The day ended with Jutanugarn beating Thompson with a dramatic birdie-birdie finish after Thompson stunned viewers missing a 2-foot putt for par at the last.

The day encapsulated the expanding LPGA universe.

“I’ve never seen such crazy, brilliant golf from these ladies,” said Gary Gilchrist, who coaches Jutanugarn, Lydia Ko and Rolex world No. 1 Shanshan Feng. “It was unbelievable out there. It was just like birdie after birdie after birdie, and the scoreboard went up and down. And that’s why it’s so hard to be No. 1 on this tour. There’s not one person who can peak. It’s all of them at a phenomenal level of golf.”

If Thompson had made that last 2-footer and gone on to win the CME, she would have become the sixth different world No. 1 this year. Before this year, there had never been more than three different No. 1s in a single LPGA season.

Parity was the theme from the year’s start.

There were 15 different winners to open the season, something that hadn’t happened in 26 years. There were five different major championship winners.

This year’s Rolex Player of the Year Award was presented Sunday to So Yeon Ryu and Sung Hyun Park. It’s the first time the award has been shared since its inception in 1966.

Thompson won twice this year, with six second-place finishes, with three of those playoff losses, one of them in a major championship. She was close to putting together a spectacular year. She was close to dominating and maybe becoming the tour’s one true rock star.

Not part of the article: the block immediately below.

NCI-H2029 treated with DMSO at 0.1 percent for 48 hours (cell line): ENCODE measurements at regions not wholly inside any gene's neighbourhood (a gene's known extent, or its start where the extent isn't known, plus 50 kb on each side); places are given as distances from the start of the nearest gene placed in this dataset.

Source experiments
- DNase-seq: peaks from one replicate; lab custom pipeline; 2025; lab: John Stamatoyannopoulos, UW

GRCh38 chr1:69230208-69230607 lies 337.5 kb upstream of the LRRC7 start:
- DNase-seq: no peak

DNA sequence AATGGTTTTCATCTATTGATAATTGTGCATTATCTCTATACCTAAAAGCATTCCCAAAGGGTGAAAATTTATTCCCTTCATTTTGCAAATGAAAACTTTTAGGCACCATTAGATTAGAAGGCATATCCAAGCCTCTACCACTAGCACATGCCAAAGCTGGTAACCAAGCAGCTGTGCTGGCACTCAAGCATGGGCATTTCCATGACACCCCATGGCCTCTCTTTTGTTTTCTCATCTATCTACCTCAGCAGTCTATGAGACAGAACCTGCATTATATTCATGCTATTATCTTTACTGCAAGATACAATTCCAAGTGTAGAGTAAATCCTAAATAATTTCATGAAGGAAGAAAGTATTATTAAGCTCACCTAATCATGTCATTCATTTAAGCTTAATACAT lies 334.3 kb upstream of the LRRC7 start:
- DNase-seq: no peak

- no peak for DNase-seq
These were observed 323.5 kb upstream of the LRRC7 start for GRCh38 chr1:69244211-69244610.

Ultimately, Thompson showed us how hard that is to do now.

She’s in a constellation we’re all watching, to see if maybe one star breaks out, somebody able to take the game into living rooms it has never been, to a level of popularity it’s never been.

The game won’t get there with another golden era. It will get there with a golden player.

Love's hip surgery a success; eyes Florida swing return

By Rex HoggardNovember 22, 2017, 3:31 pm

Within hours of having hip replacement surgery on Tuesday Davis Love III was back doing what he does best – keeping busy.

“I’ve been up and walking, cheated in the night and stood up by the bed, but I’m cruising around my room,” he laughed early Wednesday from Andrews Sports Medicine and Orthopedic Center in Birmingham, Ala., where he underwent surgery to replace his left hip. “[Dr. James Flanagan, who performed the surgery] wants me up. They don’t want me sitting for more than an hour.”

Love, 53, planned to begin more intensive therapy and rehabilitation on Wednesday and is scheduled to be released from the hospital later this afternoon.

According to Love’s doctors, there were no complications during the surgery and his recovery time is estimated around three to four months.

Love, who was initially hesitant to have the surgery, said he can start putting almost immediately and should be able to start hitting wedges in a few weeks.

Dr. Tom Boers – a physical therapist at the Hughston Orthopedic Clinic in Columbus, Ga., who has treated Fred Couples, Phil Mickelson, Greg Norman and Brad Faxon – will oversee Love’s recovery and ultimately decide when he’s ready to resume normal golf activity.

“He understands motion and gait and swing speeds that people really don’t understand. He’s had all of us in there studying us,” Love said. “So we’ll see him in a couple of weeks and slowly get into the swing part of it.”

Although Love said he plans to temper his expectations for this most recent recovery, his goal is to be ready to play by the Florida swing next March.